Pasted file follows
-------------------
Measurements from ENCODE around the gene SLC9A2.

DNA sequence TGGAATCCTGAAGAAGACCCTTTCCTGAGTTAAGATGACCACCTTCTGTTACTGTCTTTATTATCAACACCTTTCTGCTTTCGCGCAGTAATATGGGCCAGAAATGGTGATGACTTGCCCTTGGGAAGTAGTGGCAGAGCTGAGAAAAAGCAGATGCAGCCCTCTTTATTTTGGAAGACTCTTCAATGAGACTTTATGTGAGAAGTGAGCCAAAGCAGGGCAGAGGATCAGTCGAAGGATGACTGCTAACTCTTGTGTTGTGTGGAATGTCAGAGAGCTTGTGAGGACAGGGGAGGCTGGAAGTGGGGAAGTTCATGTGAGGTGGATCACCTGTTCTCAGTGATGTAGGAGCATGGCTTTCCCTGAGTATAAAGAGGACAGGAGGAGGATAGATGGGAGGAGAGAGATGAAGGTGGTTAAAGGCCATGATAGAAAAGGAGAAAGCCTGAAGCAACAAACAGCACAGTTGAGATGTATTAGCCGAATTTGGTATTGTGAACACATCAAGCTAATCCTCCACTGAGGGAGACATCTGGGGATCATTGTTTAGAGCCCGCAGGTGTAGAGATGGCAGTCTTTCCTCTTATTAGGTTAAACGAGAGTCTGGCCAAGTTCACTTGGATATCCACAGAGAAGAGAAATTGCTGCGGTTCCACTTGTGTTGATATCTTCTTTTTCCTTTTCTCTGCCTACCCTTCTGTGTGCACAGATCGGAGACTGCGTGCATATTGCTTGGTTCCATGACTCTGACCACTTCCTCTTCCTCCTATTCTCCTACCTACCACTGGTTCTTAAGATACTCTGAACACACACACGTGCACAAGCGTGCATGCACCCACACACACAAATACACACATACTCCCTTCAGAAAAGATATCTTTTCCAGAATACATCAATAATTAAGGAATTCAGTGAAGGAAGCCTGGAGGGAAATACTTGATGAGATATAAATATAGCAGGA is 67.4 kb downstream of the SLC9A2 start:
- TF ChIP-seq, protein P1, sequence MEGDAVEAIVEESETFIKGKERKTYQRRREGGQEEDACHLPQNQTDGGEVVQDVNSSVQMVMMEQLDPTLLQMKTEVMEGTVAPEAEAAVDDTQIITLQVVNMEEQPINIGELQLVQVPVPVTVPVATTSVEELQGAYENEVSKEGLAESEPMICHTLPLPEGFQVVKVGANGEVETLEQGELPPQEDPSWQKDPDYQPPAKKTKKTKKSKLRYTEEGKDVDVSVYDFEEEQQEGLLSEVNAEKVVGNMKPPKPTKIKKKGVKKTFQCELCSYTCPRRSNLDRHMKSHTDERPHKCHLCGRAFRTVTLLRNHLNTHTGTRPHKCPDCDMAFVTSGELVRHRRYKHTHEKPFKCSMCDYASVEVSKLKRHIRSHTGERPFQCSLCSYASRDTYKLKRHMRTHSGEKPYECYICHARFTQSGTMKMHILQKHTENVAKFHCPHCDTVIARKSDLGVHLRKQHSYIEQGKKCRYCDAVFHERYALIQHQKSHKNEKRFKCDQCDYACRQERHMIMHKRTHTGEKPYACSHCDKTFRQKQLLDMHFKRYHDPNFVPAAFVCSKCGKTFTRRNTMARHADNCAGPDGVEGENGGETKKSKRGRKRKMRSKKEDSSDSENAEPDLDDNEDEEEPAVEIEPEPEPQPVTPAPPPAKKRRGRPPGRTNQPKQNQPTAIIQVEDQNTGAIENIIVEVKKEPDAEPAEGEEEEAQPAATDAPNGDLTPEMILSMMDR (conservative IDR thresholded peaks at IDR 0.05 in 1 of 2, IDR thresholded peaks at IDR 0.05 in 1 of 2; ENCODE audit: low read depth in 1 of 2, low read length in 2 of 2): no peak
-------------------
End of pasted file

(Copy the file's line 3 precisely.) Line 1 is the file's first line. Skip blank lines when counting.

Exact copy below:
- TF ChIP-seq, protein P1, sequence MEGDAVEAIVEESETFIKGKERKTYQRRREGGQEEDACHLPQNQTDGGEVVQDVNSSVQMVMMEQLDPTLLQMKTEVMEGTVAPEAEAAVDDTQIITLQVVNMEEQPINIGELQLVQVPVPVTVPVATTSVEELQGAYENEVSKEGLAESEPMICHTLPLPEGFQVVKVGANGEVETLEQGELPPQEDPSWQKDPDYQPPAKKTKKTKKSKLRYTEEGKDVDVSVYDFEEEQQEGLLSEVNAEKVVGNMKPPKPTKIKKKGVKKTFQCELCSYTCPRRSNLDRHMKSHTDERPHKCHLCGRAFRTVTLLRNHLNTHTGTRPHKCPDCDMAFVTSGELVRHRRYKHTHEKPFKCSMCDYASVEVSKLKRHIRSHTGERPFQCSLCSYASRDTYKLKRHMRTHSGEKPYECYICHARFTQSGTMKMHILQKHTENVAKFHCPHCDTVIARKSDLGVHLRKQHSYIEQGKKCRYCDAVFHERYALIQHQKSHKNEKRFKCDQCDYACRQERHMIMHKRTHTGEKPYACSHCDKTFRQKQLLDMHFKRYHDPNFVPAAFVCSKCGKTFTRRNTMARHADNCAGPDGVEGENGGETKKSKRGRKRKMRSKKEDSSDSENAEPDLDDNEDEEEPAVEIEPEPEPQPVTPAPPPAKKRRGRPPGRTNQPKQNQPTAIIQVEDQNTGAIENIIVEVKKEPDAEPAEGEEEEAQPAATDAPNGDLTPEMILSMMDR (conservative IDR thresholded peaks at IDR 0.05 in 1 of 2, IDR thresholded peaks at IDR 0.05 in 1 of 2; ENCODE audit: low read depth in 1 of 2, low read length in 2 of 2): no peak